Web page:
Germany and the UK have approximately twice as many large enterprises in percentage terms within their overall population as the EU average. The higher proportion of SMEs active in the industry sector might, to some extent, explain the larger size of German SMEs. However, the profile of the German SME enterprise fabric has also been put down to a number of characteristics which may be critical to superior performance.
These include the adoption of a long term view to business positioning and planning, high innovation, a strong focus on niche products that link in to global supply chains, and strong national positioning as a global player. However, while size may be a product of these success factors, it may also now be an important influencing success factor itself. For example, success in internationalisation has been strongly correlated to increased size.
While size does matter, it is not necessarily true that bigger is always better. Rather than simply big being better, the more useful lesson is to ‘right-size’ your organisation. If a company is staying small, it needs to ensure it maintains a niche focus and that it is deeply rooted in supply chains and the wider ecosystem to ensure the benefits of critical mass can be leveraged. This may involve outsourcing non-core activities and developing strong partnerships with others as an alternative to internal organic growth.
Extend the Geographic Footprint
Most commentators and national studies on exports accept that more SMEs need to export. However, for many this will increasingly become a necessity as opposed to a choice, especially in countries where domestic demand has been low and is projected to remain stagnant in the short to medium term.
Many of the barriers to internationalisation are challenges to successful performance. The companies that address these fundamentals to achieve superior performance are more likely to naturally turn down the path of internationalisation, as a consequence of improved performance, as much as through an objective in its own right.
While some businesses will choose not to expand across national boundaries, this should be as a result of a considered decision rather than due to a lack of time to work on the business. SMEs need to be more innovative if they are to succeed in competing internationally. This requires not only innovation in terms of product but also innovation in terms of business models and processes.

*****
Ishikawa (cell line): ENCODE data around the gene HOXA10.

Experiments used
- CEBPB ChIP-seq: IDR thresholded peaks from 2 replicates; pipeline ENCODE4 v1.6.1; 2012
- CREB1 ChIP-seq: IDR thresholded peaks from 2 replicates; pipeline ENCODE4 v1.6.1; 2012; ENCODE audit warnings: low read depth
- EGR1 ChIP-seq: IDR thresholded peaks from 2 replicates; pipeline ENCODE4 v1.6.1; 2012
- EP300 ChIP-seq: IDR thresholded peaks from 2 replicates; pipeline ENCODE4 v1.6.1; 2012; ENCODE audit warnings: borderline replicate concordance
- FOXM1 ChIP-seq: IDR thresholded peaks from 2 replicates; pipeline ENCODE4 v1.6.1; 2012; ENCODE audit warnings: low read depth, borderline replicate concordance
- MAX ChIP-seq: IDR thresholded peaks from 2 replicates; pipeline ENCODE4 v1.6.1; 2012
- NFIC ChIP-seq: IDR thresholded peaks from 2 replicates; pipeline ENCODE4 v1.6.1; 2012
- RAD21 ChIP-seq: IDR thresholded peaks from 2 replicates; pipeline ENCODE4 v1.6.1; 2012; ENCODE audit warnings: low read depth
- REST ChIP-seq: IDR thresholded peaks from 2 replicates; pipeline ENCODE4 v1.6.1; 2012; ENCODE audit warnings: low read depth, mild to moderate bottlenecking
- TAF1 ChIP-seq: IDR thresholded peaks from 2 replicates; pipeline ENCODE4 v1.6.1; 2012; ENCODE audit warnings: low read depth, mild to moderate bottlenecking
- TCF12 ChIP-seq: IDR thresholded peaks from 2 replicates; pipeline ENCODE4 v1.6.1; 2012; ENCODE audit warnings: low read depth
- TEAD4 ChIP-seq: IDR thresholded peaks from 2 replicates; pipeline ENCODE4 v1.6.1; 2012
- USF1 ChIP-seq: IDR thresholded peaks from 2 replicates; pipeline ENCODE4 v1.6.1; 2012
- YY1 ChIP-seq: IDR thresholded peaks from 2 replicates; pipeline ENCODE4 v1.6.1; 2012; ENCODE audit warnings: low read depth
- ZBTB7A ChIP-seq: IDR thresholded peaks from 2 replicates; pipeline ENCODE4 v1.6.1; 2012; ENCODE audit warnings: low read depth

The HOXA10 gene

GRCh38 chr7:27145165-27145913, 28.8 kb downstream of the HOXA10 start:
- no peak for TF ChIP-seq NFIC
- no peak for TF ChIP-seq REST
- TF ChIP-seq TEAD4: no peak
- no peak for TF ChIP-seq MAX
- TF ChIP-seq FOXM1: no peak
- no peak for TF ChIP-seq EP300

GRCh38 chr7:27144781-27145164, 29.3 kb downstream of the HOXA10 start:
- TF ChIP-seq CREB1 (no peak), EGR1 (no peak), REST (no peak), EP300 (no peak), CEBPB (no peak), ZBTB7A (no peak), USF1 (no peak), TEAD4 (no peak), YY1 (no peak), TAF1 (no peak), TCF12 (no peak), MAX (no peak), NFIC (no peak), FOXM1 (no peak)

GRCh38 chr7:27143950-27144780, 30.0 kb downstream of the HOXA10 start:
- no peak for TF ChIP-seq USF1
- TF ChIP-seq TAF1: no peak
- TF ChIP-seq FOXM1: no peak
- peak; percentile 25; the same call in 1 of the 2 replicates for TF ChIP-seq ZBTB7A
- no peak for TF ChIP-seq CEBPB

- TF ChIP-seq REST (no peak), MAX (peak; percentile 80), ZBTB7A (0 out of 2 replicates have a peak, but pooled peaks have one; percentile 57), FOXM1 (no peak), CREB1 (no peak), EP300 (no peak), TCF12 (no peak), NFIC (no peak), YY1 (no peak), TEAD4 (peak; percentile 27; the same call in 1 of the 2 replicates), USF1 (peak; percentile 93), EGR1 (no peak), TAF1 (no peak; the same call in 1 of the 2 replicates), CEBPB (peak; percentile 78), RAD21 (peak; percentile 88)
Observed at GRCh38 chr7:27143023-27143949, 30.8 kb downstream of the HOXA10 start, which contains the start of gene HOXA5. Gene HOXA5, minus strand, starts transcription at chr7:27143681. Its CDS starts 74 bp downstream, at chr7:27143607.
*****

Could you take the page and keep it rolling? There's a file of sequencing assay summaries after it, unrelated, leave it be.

The overwhelming majority of SMEs are micro SMEs employing fewer than ten people. They are mostly dependent not only on domestic demand within the national economy but also domestic demand at much more local levels. SMEs that are involved in a simple shop or trade service, dependent on the local economy, are likely to remain small and are at risk from unpredictable demand and the threat of new competition.
Many local businesses in Ireland over-invested in the local domestic economy and ran risks far beyond their natural thresholds. In most cases they were neither leaders nor innovators in their fields but rather provided simple and repeatable products, services and business models which made them very exposed to the downturn in their domestic markets. For such businesses extension of geographic footprint may involve simple strategies such as:
- Consolidation with other providers, regionally and nationally, to achieve critical mass and economies of scale.
- Strategic partnerships with other local product and service providers where complementary benefits and relationships can be leveraged to mutual benefit e.g. cross-selling, sharing of marketing campaigns.
- Introducing best practices to extend customer reach through working with industry representative groups and national development authorities/organisations.
More SMEs must extend their footprints to ensure sustainability and improve competitiveness. The extension of geographic remit should be rooted in better deployment of technology to enhance international marketing and sales, linking in to industry clusters including state support for growth and internationalisation.
Manage for Today and Lead for tomorrow
In our experience the ambition, focus and simple hard work displayed on a day-to-day basis by the owners and managers of a business is probably the single most important determinant of long term success or failure. Regardless of the location, size or sector, all managers have to harness four fundamental drivers of performance in order to succeed.
In the mid to long term, sustainable performance can only be achieved when the management team devotes sufficient attention and resources of the company to all of the fundamental challenges of today as well as the thinking, planning, investments and changes required to lead the business to a better future. This is a very difficult but crucial balancing act.
Some of the following characteristics of management style are conducive to sustained long term performance:
- Long term orientation - a long term approach to business planning.
- Risk based planning - a cautious risk based approach to opportunities.
- Competitive focus - a strong desire to be the best and compete at a high level internationally.
- Core business focus - strong clarity on market position and focus on quality of product offering.
- Financial discipline - financial management strongly integrated with business planning and risk management, a considered, non-speculative approach combined with strong control over fundamentals including tight working capital management.
This article first appeared in Business Plus magazine which can be downloaded below.